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This is disappointingly incomplete. No mention of the Latin names: (should be standard when writing about any plant, animal, mushroom etc) Amelanchier spp. It’s called shadbush or shad blow (bloom) because it blooms when the shad (migratory fish) are running up the Delaware River in the spring. I’d also say it is small but not tiny.
Around here in eastern Pennsylvania, I see it increasingly used as a landscape tree/bush for it’s beautiful white spring blossoms which appear before the it leafs out. One of the best forms is a bush form where several trunks are planted near one another to form a graceful clump. Beautiful fall color as well. I hope people will look it up to see this wonderful plant in spring summer and fall.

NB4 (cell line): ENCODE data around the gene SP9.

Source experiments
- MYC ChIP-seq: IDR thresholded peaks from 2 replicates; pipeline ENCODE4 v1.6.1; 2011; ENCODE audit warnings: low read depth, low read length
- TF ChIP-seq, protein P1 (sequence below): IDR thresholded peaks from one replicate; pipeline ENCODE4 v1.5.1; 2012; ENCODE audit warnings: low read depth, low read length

It should be available at many local nurseries and is available through U.S. nurseries that carry native/edible landscaping.
As the article says, it’s delicious plus it makes a wonderful jam! Chew thoroughly to taste the small cherry flavored seeds.

Despite these criticisms, I’m also very happy that you brought Saskatoons to our attention, thanks

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These grow all over the Appalachian Mountains. I harvest them, from time to time, when there’s a good crop. I don’t want to deprive the wildlife that depends on them. We call them service or serviceberry, pronounced “sarvis” , in typical Appalachian fashion. Also know as juneberries & shad berries.